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Yang, C. Anauxetic Dysplasia. Encyclopedia. Available online: (accessed on 22 June 2024).
Yang C. Anauxetic Dysplasia. Encyclopedia. Available at: Accessed June 22, 2024.
Yang, Catherine. "Anauxetic Dysplasia" Encyclopedia, (accessed June 22, 2024).
Yang, C. (2020, December 24). Anauxetic Dysplasia. In Encyclopedia.
Yang, Catherine. "Anauxetic Dysplasia." Encyclopedia. Web. 24 December, 2020.
Anauxetic Dysplasia

Anauxetic dysplasia is a disorder characterized by extremely short stature (dwarfism) and other skeletal abnormalities, an unusually large range of joint movement (hypermobility), dental problems, and distinctive facial features. Mild intellectual disability can also occur in this disorder.

genetic conditions

1. Introduction

People with anauxetic dysplasia have dwarfism with unusually short limbs for their height (disproportionate short stature) beginning before birth. Dislocation of the bones at the top of the spine (atlantoaxial subluxation) can also occur in this disorder, and may cause pinching (compression) of the spinal cord. As a result, affected individuals may experience neurological symptoms including pain, tingling, numbness, coordination problems, weakness, and paralysis. In severe cases, the spinal cord compression may lead to paralysis of the muscles needed for breathing, which can be life-threatening during early childhood.

Other skeletal abnormalities in anauxetic dysplasia include a barrel-shaped chest and a rounded upper back that also curves to the side (kyphoscoliosis). Without surgical correction, the kyphoscoliosis can constrict the lungs and cause difficulty breathing. People with anauxetic dysplasia can also have an exaggerated curvature of the lower back (hyperlordosis), dislocation of the hips, and soles of the feet that are rounded outward (rocker-bottom feet).

Typical facial features in anauxetic dysplasia include closely spaced eyes (hypotelorism), a flat or sunken appearance of the middle of the face (midface hypoplasia), an unusually large tongue (macroglossia), and a protruding chin (prognathism). Affected individuals can also have fewer teeth than normal (hypodontia).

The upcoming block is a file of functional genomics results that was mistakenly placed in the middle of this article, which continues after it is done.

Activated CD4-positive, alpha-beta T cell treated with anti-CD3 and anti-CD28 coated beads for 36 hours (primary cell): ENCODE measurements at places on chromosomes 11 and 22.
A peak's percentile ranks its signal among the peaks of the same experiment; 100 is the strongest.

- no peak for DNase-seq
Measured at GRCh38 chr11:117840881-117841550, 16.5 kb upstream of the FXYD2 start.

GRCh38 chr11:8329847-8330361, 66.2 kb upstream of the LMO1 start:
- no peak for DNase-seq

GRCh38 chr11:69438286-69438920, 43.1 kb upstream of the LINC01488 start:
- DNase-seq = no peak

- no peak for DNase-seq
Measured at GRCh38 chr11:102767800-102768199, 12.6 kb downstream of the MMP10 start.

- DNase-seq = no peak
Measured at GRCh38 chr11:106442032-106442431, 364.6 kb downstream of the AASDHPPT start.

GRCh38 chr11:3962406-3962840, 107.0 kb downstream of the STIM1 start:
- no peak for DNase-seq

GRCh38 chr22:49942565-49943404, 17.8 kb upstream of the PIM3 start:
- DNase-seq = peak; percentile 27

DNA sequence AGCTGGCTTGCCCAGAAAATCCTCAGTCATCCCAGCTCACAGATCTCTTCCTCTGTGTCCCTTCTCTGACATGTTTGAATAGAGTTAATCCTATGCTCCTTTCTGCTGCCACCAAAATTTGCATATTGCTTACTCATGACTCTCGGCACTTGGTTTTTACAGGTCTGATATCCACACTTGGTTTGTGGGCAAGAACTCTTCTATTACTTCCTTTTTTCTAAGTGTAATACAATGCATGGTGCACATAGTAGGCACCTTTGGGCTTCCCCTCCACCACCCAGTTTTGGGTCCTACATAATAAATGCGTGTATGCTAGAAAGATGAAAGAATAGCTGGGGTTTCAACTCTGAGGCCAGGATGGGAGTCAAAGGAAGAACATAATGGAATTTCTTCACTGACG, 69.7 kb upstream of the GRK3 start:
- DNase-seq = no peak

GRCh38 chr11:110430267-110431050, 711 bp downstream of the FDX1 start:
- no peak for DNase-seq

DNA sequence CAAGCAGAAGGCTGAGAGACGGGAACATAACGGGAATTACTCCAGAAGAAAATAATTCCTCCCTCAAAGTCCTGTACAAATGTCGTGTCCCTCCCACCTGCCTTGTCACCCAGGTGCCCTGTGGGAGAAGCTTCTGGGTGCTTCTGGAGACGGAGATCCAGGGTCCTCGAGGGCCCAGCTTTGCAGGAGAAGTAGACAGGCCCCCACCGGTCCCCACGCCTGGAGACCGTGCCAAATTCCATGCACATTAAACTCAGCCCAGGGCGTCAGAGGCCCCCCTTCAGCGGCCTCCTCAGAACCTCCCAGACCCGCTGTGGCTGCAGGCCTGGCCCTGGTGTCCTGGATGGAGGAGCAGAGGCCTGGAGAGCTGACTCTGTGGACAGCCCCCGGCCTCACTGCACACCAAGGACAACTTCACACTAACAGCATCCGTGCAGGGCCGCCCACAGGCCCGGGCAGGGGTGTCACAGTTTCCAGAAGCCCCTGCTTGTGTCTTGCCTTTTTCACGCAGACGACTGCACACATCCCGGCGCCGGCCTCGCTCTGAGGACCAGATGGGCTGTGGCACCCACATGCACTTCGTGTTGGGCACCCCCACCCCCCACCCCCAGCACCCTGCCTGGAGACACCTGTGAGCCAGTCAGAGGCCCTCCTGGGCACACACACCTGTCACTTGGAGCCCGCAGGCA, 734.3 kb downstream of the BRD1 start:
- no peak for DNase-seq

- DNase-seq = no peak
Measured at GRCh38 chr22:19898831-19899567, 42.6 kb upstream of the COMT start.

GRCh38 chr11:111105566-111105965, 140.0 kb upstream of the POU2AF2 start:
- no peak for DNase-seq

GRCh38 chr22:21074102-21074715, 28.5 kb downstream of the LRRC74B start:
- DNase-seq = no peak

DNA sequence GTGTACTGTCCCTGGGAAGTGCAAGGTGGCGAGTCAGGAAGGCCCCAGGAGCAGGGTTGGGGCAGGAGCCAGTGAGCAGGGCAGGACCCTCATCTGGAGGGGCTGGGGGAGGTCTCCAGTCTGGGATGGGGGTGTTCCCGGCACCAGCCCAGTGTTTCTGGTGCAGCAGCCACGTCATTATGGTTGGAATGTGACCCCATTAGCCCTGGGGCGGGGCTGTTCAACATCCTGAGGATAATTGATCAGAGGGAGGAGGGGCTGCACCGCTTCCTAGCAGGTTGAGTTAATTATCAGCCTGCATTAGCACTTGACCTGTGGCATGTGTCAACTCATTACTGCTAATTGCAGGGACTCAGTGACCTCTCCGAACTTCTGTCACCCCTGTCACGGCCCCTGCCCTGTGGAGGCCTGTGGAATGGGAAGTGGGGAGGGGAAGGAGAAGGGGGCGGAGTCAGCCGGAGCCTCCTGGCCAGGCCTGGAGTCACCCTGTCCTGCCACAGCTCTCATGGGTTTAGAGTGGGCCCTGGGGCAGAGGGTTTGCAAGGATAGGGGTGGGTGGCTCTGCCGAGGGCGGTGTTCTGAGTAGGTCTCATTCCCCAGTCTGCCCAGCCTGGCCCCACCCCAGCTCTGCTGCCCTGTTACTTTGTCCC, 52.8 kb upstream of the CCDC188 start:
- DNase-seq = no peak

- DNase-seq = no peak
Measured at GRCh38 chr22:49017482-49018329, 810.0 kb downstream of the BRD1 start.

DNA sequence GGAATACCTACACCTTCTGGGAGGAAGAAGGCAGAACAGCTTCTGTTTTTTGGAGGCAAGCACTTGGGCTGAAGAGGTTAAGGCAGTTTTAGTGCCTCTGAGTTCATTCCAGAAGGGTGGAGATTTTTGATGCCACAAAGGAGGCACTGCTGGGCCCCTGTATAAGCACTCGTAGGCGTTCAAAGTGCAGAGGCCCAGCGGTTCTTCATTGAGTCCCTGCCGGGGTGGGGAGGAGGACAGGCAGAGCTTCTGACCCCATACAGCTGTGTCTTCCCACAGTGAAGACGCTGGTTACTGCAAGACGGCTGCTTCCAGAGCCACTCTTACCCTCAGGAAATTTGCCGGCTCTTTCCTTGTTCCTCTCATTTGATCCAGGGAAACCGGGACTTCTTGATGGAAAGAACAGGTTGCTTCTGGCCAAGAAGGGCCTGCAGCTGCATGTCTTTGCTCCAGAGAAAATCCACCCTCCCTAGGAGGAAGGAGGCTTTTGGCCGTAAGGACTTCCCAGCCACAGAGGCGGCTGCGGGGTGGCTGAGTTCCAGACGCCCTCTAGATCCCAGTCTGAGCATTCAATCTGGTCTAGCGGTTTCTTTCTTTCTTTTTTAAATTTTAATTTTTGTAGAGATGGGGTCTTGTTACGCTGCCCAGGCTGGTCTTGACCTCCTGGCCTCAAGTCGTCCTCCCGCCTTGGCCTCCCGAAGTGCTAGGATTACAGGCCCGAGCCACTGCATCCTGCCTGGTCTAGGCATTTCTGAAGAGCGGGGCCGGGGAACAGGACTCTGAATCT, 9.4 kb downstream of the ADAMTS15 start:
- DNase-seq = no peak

2. Frequency

Anauxetic dysplasia is a very rare disorder; its prevalence is unknown.

3. Causes

Anauxetic dysplasia can be caused by mutations in the RMRP gene. Unlike many genes, the RMRP gene does not contain instructions for making a protein. Instead, a molecule called a noncoding RNA, a chemical cousin of DNA, is produced from the RMRP gene. Several proteins attach (bind) to this RNA molecule, forming an enzyme complex called mitochondrial RNA-processing endoribonuclease, or RNase MRP.

The RNase MRP enzyme is thought to be involved in several important functions in the cell, including processing ribosomal RNA. This form of RNA is associated with cell structures called ribosomes, which assemble protein building blocks (amino acids) into proteins.

The RMRP gene mutations that cause anauxetic dysplasia alter the noncoding RNA produced from the gene, and the RNase MRP enzyme containing the altered noncoding RNA is impaired in its ribosomal RNA processing function. Although the specific mechanism is unknown, impairment of this function likely disrupts skeletal development, leading to the signs and symptoms of anauxetic dysplasia.

Mutations in at least one gene that provides instructions for making a protein component of the RNase MRP enzyme complex can also cause anauxetic dysplasia.

4. Inheritance

This condition is inherited in an autosomal recessive pattern, which means both copies of the gene in each cell have mutations. The parents of an individual with an autosomal recessive condition each carry one copy of the mutated gene, but they typically do not show signs and symptoms of the condition.

5. Other Names for This Condition

  • AD

  • spondylometaepiphyseal dysplasia, anauxetic type

  • spondylometaepiphyseal dysplasia, Menger type


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  6. Thiel CT, Mortier G, Kaitila I, Reis A, Rauch A. Type and level of RMRPfunctional impairment predicts phenotype in the cartilage hairhypoplasia-anauxetic dysplasia spectrum. Am J Hum Genet. 2007 Sep;81(3):519-29.
  7. Thiel CT, Rauch A. The molecular basis of the cartilage-hairhypoplasia-anauxetic dysplasia spectrum. Best Pract Res Clin Endocrinol Metab.2011 Feb;25(1):131-42. doi: 10.1016/j.beem.2010.08.004. Review.
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